Readers Write-Making Ends Meet

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Each month, The Sun magazine offers fiction, poetry, essays, interviews, and photos in a black-and-white format without advertising. Each issue includes provocative ideas from people of science, religion, philosophy, the arts, or a combination. Each issue also includes Readers Write, a feature compiling nonfiction submissions from the magazine’s readers on an intentionally broad topic. Occasionally I submit pieces for consideration. More often, I write essays on the topics too late to submit them.

This piece should have been submitted by March 1, 2015, for consideration for the September 2015 issue.

Is ignorance bliss? Or does a positive attitude beget positive results?

I married for the first time at 20 years old. Too young. And to the wrong man.

But the first few months felt like success. I’m still trying to figure out if it was because he and I were actually on the same page working towards the same goals or if I just didn’t know enough to recognize failure when it stared me in the face.

We were both still students, though set to graduate with our bachelor’s degrees within five months. We each had part-time jobs. His salary paid the rent. My salary paid for groceries. That’s all the expenses we had, and we had them all covered. At least for the six months our student loans were deferred and the four months of grace on our car loan. We didn’t have a plan for what we would do then. We just thought we’d figure it out when we needed to.

My part-time job was very part time. I worked 16 hours a week at 70 cents an hour. After withholding, my take-home pay each week was $7.67 cents. So long as I had three pennies to round the amount up to $7.70, I could cash the check at the Black Hawk bar next door to the movie theatre where I was an usher. The bar wouldn’t hand out pennies, and I didn’t want to settle for $7.65. Because that was all I had to buy groceries and all the other non-grocery items, such as toilet paper and shampoo, each week.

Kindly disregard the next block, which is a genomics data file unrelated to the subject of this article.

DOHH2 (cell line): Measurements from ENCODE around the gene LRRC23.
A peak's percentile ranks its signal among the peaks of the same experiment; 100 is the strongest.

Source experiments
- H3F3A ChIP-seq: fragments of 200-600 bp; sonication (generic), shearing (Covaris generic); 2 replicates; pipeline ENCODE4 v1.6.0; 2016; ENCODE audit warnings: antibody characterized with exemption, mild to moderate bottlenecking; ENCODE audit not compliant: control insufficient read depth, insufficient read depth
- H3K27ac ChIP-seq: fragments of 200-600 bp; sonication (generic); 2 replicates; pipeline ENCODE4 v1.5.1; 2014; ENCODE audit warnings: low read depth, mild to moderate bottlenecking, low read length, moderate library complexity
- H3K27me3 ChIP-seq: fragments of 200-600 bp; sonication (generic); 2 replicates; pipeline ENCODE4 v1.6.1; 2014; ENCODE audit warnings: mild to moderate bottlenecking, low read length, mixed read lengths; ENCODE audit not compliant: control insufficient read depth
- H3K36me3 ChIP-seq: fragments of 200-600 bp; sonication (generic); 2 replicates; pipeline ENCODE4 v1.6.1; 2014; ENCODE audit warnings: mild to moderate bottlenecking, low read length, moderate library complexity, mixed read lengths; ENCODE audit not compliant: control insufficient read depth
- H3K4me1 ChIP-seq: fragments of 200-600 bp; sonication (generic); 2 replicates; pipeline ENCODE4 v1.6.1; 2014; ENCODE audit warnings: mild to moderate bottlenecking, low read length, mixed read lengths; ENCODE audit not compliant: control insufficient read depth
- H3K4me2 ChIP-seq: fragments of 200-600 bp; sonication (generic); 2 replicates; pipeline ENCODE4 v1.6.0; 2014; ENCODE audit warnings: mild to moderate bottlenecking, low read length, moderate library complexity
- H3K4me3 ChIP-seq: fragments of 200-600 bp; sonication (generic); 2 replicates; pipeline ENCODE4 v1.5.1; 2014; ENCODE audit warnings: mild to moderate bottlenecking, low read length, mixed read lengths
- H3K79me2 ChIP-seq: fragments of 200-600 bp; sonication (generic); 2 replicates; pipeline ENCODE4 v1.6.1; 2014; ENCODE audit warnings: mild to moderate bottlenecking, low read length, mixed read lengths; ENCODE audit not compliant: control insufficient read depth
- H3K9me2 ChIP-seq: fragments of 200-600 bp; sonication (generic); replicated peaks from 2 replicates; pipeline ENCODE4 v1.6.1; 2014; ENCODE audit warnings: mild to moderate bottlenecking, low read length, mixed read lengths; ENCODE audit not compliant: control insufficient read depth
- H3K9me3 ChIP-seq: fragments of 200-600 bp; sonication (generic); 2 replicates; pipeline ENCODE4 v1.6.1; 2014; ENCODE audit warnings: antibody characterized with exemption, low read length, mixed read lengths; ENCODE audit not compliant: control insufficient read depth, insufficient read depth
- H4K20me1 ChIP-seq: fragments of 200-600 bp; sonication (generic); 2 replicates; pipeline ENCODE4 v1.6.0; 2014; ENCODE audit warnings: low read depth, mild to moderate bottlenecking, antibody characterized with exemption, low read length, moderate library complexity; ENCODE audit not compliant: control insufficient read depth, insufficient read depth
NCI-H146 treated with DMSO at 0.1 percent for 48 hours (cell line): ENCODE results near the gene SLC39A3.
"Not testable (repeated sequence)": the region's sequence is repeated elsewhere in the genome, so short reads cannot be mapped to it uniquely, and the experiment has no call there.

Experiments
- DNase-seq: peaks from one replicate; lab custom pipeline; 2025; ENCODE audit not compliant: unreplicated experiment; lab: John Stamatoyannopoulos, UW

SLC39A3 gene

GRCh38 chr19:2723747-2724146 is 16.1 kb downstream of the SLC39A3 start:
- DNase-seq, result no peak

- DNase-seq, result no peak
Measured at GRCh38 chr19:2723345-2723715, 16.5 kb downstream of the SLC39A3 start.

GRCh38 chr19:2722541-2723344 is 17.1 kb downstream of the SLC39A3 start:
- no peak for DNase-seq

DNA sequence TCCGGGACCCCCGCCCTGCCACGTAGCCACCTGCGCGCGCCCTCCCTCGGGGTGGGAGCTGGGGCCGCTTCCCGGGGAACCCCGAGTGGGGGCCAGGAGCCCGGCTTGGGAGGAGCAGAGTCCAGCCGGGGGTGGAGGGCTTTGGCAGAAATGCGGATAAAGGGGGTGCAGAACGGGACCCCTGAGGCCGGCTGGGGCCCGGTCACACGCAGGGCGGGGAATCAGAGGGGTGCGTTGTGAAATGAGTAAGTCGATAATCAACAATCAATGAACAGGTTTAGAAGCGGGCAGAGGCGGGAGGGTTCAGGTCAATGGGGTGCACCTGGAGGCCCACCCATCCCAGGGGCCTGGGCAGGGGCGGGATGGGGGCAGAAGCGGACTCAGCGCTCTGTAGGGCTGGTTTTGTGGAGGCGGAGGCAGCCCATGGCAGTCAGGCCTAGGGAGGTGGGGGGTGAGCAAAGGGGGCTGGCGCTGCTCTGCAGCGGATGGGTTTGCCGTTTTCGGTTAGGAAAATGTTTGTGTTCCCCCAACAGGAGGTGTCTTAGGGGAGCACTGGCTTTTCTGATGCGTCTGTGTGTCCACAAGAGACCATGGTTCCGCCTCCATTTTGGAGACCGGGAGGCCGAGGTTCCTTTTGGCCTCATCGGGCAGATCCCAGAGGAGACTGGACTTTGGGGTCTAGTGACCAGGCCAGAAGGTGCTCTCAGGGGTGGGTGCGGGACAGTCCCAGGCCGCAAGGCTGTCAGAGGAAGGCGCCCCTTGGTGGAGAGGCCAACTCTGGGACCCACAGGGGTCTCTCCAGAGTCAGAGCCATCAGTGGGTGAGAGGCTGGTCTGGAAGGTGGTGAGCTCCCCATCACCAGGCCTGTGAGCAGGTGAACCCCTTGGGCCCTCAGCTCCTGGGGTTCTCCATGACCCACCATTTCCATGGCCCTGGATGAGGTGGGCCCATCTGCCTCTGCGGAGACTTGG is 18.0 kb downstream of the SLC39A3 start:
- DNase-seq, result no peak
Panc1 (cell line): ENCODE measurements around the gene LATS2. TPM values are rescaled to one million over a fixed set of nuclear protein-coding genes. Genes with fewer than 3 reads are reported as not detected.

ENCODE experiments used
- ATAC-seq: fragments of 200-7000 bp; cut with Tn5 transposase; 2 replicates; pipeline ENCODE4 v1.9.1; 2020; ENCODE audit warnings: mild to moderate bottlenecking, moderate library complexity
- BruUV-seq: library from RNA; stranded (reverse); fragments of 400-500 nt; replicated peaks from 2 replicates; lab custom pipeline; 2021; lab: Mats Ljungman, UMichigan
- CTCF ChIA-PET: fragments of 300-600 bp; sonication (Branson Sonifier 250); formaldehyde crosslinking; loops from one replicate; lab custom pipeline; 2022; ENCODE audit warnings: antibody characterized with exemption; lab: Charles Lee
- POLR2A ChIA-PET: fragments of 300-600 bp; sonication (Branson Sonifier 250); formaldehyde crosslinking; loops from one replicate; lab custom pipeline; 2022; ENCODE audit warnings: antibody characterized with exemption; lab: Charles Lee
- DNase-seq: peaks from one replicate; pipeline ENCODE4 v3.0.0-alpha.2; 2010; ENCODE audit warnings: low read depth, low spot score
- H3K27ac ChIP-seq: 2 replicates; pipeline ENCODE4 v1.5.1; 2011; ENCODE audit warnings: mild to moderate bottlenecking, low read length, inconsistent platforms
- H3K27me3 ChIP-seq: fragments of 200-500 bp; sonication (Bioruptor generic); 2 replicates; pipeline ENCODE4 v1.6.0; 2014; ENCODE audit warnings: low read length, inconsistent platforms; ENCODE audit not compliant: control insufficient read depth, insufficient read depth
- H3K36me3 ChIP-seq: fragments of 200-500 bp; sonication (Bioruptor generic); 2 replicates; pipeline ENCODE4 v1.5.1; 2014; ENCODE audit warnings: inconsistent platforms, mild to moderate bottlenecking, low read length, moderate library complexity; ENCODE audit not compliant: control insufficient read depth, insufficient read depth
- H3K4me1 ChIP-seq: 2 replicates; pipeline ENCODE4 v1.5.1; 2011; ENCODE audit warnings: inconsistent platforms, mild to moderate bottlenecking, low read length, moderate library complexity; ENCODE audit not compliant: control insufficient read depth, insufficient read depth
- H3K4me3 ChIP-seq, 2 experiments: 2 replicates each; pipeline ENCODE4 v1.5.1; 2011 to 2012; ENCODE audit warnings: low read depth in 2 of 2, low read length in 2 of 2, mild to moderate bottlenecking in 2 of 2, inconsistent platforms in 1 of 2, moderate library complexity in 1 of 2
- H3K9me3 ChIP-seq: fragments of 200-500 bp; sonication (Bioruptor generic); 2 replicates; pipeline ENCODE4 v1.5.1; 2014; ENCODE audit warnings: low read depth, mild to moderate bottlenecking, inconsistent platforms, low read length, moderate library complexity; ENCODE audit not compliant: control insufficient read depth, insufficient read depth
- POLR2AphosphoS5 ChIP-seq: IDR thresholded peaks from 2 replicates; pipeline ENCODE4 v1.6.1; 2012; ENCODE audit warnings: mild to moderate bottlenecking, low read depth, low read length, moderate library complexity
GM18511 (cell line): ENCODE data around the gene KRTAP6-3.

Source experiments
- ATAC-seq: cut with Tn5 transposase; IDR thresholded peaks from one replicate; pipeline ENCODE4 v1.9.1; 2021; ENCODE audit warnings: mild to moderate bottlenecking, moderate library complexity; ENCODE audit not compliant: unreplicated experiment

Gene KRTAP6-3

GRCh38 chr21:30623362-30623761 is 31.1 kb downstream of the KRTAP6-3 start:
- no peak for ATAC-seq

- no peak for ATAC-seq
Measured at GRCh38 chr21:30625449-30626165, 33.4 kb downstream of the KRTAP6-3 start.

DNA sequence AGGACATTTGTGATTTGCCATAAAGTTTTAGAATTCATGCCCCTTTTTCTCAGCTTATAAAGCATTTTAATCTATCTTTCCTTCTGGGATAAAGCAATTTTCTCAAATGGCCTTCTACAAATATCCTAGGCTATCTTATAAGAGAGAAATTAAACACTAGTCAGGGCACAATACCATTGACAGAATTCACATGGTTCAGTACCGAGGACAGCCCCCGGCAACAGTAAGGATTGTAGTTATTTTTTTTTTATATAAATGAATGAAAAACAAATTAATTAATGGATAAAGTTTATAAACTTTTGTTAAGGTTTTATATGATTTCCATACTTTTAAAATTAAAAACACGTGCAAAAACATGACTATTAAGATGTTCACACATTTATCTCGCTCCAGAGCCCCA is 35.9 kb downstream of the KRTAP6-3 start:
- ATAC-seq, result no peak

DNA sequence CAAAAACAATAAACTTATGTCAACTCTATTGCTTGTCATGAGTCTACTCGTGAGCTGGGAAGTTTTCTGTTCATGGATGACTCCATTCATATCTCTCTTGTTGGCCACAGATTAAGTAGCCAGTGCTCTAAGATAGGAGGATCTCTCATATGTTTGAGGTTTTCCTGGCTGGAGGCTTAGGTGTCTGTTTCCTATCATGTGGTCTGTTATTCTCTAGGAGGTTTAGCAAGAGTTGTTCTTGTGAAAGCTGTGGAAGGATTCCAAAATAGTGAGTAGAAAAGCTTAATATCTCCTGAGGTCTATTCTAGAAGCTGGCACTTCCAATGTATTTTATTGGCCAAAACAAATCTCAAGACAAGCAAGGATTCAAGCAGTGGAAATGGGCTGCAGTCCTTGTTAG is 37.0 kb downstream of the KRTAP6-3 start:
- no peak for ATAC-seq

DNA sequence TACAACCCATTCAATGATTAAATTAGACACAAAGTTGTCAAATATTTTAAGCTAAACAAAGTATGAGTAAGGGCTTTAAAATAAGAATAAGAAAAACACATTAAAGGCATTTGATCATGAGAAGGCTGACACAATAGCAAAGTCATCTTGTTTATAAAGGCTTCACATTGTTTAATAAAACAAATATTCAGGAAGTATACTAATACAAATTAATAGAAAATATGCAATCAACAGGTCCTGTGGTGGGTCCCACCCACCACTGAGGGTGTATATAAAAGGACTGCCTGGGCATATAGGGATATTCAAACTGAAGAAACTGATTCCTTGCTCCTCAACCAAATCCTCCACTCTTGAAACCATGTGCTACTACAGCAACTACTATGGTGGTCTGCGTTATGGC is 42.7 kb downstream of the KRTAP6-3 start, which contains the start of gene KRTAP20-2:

We got our checks every Friday evening. Saturday mornings, I headed for the warehouse grocery store in town with my detailed list of necessities. In order to stretch the money, I picked up canned and packaged goods first. Each shopper was handed a grease pen on arrival with instructions to write the prices on the items as we picked them up. I am amazed now at the trust the store placed in all its customers. But it never occurred to me to write anything other than the listed price. The act of writing also helped me total up the prices as I walked up and down the aisles.

Once I had the cans, boxes, and paper products I needed, I calculated how much money I had available for meat. Ground beef was about 49 cents a pound in those days, chicken was even cheaper, but only sold as a whole bird, and a package of hotdogs was also 49 cents. So for every dollar I didn’t need for canned goods, I could buy two pounds of beef, two packages of hot dogs, or a chicken. That determined the proportion of meat to rice or noodles in the meals I could prepare for the upcoming week.

It never occurred to me to complain that I had so little money. I had what I had. And that had to be enough. So it was.



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